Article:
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Is My Business Considered Marital Property in Illinois?

If you thought that nothing could make divorce more complicated than it already is, you might be surprised to learn that business ownership can do just that. If you own a business and are concerned about how the division of your marital property in your divorce will affect that business, it’s time to consult with an experienced Chicago complex divorce attorney.

Your Marital Property

When it comes to divorce, Illinois is what is known as an equitable distribution state. When broken down, this means the following:

  • Those assets that you bring into the marriage with you – and keep separate over the years of your marriage – amount to separate property that will not be included in the division of your marital assets.  You will also hear the term, non-marital property – when discussing this type of asset or allocation of assets.
  • Any assets that you acquire while you’re married (or contribute to during the marriage, such as a business) can amount to marital property, which must be divided between you fairly and equitably in the event of divorce.   

Is Your Business Separate Property?

If your business is strictly separate property or your non-marital property, you won’t need to address your spouse’s ownership in it or rights to the business ownership, shares, assets and the like in relation to your divorce, but the fact is that keeping a business (or any other asset) strictly separate throughout a marriage is an exceptionally high bar. If any of the following apply to your situation, there is a distinct possibility that the dividing line between separate property and marital property is less clear than you would like:

  • Your spouse worked for the business.
  • You allowed business and personal finances to intermingle. 
  • You ran the business on a full-time basis but failed to compensate yourself at the market value (thus leaning on your family’s finances to pick up the slack).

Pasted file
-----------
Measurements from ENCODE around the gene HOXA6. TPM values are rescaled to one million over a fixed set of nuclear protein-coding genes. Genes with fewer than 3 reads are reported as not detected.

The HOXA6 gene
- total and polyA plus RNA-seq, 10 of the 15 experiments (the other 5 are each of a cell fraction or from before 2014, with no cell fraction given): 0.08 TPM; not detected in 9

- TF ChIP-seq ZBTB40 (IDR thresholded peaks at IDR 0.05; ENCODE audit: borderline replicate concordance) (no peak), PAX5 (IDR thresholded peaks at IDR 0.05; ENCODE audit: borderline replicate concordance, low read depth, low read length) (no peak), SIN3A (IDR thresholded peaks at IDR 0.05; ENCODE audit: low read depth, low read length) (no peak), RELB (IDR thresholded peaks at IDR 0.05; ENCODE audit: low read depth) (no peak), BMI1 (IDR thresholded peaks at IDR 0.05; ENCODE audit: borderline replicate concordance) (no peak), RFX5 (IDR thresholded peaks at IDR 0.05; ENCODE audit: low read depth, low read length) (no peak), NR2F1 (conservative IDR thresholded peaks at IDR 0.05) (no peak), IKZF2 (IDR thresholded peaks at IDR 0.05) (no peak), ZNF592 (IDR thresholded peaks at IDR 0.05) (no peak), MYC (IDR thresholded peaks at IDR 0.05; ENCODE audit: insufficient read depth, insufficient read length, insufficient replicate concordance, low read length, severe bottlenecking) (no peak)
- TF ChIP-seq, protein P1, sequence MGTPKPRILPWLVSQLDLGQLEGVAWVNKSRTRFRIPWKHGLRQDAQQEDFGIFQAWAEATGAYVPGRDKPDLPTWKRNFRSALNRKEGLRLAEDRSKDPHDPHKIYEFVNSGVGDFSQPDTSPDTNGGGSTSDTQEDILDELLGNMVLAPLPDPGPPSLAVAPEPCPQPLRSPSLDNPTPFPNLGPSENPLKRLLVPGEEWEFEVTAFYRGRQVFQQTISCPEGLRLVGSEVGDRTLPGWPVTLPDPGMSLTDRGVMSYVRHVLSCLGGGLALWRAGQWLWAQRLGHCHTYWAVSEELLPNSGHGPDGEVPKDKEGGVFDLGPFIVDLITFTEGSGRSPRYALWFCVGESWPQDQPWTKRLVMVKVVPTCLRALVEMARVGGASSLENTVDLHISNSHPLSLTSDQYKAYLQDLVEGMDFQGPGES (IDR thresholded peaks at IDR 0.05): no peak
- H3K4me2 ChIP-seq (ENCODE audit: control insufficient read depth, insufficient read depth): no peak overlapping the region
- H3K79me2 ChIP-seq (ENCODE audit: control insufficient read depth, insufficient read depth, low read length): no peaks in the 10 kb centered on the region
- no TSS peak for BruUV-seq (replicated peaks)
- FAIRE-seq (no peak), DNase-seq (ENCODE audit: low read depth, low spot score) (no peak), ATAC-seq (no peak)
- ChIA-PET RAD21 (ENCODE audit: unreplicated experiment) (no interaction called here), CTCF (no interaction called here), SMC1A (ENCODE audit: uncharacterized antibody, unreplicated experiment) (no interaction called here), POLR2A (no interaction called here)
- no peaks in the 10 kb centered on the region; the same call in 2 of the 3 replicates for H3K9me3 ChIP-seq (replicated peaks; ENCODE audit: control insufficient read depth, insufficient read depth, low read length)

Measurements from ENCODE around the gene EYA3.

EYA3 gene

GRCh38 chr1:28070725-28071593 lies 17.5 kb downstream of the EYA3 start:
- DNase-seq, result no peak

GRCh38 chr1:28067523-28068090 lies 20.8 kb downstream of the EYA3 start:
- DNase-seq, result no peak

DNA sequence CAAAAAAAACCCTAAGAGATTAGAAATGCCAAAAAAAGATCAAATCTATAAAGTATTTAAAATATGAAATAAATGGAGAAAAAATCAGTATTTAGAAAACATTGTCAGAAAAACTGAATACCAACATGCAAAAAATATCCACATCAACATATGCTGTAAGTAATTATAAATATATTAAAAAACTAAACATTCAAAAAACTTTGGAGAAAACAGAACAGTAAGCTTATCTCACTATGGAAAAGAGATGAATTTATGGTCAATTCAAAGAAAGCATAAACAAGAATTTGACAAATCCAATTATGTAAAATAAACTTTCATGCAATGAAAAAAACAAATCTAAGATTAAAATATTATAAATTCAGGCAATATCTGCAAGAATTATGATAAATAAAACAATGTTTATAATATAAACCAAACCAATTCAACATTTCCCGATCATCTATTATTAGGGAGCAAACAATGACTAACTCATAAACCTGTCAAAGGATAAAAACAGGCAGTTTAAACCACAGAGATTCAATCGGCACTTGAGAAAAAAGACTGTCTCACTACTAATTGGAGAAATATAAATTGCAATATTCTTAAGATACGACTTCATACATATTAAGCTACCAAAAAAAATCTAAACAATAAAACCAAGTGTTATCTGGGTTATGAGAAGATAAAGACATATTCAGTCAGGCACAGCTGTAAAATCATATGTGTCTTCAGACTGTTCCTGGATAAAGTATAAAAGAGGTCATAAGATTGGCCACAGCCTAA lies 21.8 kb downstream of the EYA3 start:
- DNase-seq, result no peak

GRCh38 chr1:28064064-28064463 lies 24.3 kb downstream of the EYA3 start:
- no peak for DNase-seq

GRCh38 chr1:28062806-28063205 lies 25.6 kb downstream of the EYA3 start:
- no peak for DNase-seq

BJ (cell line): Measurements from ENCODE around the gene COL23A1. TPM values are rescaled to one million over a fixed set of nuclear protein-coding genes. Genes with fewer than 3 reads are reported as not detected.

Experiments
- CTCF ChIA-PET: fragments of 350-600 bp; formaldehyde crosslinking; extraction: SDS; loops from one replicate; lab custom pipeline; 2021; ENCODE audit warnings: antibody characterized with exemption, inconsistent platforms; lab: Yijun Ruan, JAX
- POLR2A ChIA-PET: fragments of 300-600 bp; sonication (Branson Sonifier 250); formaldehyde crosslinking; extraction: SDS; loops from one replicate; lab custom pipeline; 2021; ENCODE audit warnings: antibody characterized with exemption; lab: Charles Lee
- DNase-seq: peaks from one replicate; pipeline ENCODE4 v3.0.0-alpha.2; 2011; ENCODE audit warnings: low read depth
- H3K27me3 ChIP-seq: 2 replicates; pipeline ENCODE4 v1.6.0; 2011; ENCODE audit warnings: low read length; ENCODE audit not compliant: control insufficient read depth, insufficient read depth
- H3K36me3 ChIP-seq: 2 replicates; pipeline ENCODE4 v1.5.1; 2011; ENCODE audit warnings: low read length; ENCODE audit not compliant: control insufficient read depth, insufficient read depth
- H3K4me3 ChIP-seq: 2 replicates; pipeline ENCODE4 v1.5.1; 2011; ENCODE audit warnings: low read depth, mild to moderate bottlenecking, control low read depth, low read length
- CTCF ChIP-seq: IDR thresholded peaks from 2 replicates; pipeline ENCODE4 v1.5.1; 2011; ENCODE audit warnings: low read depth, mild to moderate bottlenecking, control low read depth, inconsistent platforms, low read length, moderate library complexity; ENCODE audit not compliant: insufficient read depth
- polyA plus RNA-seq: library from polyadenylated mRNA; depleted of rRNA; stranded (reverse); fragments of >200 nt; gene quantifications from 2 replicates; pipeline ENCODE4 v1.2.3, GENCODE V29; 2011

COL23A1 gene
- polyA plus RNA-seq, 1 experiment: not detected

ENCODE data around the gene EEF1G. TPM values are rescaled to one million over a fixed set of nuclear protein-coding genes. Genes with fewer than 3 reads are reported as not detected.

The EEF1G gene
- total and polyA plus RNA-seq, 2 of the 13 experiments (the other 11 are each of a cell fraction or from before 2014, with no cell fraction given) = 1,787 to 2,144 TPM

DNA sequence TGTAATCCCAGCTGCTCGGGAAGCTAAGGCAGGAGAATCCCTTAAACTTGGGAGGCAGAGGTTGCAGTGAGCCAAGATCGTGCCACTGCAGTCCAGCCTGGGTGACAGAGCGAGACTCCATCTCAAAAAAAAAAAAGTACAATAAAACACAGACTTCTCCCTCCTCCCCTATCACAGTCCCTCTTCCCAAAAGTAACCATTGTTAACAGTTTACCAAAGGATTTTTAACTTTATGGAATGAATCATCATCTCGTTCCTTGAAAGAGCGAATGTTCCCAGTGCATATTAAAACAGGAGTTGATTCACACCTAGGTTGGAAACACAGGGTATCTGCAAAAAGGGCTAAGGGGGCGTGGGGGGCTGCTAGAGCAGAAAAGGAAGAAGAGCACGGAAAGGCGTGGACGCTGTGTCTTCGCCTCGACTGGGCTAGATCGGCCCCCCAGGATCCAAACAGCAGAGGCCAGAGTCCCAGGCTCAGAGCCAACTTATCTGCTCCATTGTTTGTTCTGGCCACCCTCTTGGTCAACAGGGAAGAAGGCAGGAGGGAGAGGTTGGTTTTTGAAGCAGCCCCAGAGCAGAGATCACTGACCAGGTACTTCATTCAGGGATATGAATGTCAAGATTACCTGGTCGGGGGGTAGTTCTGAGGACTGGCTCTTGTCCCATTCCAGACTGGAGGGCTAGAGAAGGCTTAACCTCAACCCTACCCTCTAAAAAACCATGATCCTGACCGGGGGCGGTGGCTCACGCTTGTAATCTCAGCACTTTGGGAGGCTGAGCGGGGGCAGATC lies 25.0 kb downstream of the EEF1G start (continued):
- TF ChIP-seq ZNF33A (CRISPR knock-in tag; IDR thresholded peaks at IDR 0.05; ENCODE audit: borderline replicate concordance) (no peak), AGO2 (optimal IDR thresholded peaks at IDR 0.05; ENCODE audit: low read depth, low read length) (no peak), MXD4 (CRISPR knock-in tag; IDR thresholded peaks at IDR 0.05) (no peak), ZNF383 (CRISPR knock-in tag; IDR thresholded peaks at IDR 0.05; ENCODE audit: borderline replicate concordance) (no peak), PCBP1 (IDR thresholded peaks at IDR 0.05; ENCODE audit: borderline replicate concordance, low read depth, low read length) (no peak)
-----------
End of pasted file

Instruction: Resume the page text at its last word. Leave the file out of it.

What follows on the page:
• You invested personal funds to help grow the business.  
  • You established the business during the marriage.
  • The business was grown or value increased during the marriage.
  • Your business paid expenses.

Therefore, any of these items may indicate that the business is a marital asset that will need to be addressed as such. 

Defending the Separate Nature of Your Business

There are several proactive steps you can take that can help you maintain the separate nature of your business over time:

  • A prenuptial agreement can nail down the separate nature of a business from the outset. 
  • A postnuptial agreement can delineate how the business will be addressed in the event of divorce, which can expedite the process and can specify how the business’s value will be determined and items allocated.
  • The way your business ownership structure is set up can play a pivotal role in whether or not it remains separate property.

Your Business’s Value

If your business – or part of it – is deemed marital, the rest will hinge upon its value, and obtaining a valuation that you are both willing to accept as accurate is likely to be an arduous process in which the court may intervene or appoint an expert business valuator.

It’s Time to Consult with an Experienced Chicago Complex Divorce Attorney

Nothing complicates a divorce like business ownership does, and the seasoned Chicago complex divorce attorneys at WARD FAMILY LAW have a wealth of impressive experience helping clients like you successfully resolve their divorce-related business ownership concerns. We are here for you, too, so please don’t wait to contact us for more information today.

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